Once every few years a singer asks me whether I might consider singing in mixed formation for rehearsals and performances, i.e., no two singers from the same section standing together. The claim is that there would be better blend, and that it would be more fun. However, with mixed formation, the disadvantages outweigh the advantages, even though the audience (at least those sitting towards the front) will hear a more blended, homogeneous sound because the ensemble will consist of units of SATB voices. Only an ensemble in which every member is fully secure with the music should attempt this arrangement. Those singers who are at all dependent on others in their section will not do as well in mixed formation. In addition, the listener will not easily perceive individual lines emerging and interacting with each other as the composer conceived them, especially in polyphonic music. Most importantly, standing in mixed formation prevents spontaneity in performance, since the conductor would be less inclined to attempt ideas which have not been worked out in rehearsal. Furthermore, he cannot impart subtle gestures, for example, asking the sopranos to crescendo while at the same time asking the basses to decrescendo, or cueing the altos with a certain emotion, then immediately focusing on the tenors to give another conducting signal. When in mixed formation, spontaneity is stifled, since communication with each section is impossible.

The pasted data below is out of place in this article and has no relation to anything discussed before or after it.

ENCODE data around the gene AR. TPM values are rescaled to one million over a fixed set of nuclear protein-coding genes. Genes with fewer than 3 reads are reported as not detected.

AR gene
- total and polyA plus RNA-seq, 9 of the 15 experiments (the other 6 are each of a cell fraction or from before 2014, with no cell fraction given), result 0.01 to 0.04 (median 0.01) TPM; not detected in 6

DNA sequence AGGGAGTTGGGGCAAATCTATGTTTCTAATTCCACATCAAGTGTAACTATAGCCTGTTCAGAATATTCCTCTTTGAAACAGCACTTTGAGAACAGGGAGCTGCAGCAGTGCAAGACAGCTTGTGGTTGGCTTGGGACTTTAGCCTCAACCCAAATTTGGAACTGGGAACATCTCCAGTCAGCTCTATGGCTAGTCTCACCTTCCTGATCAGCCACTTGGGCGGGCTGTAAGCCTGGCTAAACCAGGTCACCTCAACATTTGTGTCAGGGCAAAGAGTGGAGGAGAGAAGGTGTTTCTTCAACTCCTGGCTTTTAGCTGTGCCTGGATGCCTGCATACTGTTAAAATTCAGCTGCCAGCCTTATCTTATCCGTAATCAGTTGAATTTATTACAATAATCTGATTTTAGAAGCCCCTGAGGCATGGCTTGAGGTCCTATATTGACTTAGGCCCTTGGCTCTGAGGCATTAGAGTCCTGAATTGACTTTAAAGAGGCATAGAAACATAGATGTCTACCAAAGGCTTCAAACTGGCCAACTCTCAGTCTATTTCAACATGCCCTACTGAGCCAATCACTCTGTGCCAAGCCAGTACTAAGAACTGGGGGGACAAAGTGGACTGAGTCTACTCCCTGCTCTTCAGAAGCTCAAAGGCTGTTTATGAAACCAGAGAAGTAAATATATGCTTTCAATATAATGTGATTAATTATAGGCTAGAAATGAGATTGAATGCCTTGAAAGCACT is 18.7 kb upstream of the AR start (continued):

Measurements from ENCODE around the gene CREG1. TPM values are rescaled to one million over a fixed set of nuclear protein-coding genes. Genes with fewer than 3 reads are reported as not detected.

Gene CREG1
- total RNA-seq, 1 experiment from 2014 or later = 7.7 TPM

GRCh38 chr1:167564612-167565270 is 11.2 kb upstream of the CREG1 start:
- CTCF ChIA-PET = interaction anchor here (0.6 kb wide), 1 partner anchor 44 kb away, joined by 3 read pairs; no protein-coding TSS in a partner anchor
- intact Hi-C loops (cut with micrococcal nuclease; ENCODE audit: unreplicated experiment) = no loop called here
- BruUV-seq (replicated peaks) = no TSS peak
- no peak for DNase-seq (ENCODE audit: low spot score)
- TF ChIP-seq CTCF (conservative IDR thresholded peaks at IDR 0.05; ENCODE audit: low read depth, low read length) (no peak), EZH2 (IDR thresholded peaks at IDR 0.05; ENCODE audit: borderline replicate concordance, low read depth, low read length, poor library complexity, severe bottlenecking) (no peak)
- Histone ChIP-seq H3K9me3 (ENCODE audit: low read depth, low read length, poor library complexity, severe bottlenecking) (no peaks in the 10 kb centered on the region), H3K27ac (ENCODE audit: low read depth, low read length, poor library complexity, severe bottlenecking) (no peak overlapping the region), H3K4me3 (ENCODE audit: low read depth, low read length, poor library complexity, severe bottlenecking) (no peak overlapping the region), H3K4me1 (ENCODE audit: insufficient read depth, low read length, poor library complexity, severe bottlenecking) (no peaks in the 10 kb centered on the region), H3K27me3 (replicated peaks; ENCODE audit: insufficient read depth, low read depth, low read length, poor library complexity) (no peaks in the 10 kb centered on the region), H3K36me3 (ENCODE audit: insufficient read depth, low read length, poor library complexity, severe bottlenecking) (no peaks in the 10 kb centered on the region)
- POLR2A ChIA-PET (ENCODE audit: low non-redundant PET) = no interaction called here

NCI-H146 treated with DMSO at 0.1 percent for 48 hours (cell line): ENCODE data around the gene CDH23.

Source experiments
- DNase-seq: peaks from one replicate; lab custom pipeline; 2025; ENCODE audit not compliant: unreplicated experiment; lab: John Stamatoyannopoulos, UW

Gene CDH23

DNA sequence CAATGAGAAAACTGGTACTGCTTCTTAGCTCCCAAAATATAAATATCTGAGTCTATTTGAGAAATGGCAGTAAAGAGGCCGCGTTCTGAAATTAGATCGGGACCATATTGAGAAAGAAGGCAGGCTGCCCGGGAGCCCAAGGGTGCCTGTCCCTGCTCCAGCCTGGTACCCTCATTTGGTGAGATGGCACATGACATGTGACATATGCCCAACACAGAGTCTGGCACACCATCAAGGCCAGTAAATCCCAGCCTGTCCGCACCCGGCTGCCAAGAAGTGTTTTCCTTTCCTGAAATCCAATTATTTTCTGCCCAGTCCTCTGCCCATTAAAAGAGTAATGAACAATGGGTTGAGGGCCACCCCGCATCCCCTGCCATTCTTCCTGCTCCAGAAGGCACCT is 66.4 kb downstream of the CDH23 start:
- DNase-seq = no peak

Antiphonal singing

Works written for double choir eg., Bach's motet: Der Geist Hilft Unsrer Schwachheit Auf, motets by Heinrich Schtz, and Frank Martin's Mass for double choir, require careful thought regarding the placement of singers. The following should be considered when making your decision.

a) Acoustics: When acoustics in the concert hall or church are poor, and the singers are having a difficult time hearing each other even when in single chorus formation, the choirs should be as close together as possible. In this case, two or three rows in an upside down v shape (^) might work best. Even when acoustics are good, care must be taken not to separate the choirs so much that hearing becomes difficult.

b) Abilities: Choirs generally having trouble maintaining pitch should be placed in that ^ formation mentioned above, with no separation between choirs, regardless of how fine the acoustics are.

In performance - number of rows

For a choir consisting of 24 or fewer singers, two rows are best. For larger choirs the following principle applies. The further the singers on both ends are from each other, the more difficult it is to have real interaction. Therefore 5 rows are better than 4, 6 better than 5, and 4 better than 2. I once saw a performance in Carnegie Hall where no member of the 40-voice choir was within 8 feet of any other. This formation may look interesting and striking, but it places each singer at a severe disadvantage. Here raggedness, tentativeness, and less blend are more likely to occur. Also, less spontaneity will happen, since subtle signals given to sections during performances become more difficult to convey and sustain.

Harold Rosenbaum is Artistic Director and Conductor: Sound Of The Baltics Choral Cruise, The New York Virtuoso Singers, The Canticum Novum Singers; Choral Consultant to Hal Leonard Corporation and G. Schirmer, Inc. ("Harold Rosenbaum Choral Series"); Director of Choirs and Associate Professor at University at Buffalo/SUNY; Music Director: The Foundation for Universal Sacred Music; Music Director: St. Luke's Episcopal Church, Katonah, NY.

Content Contact: Harold Rosenbaum.
Revision Date: December 22, 2007.
Technical Contact: Steve Friedman.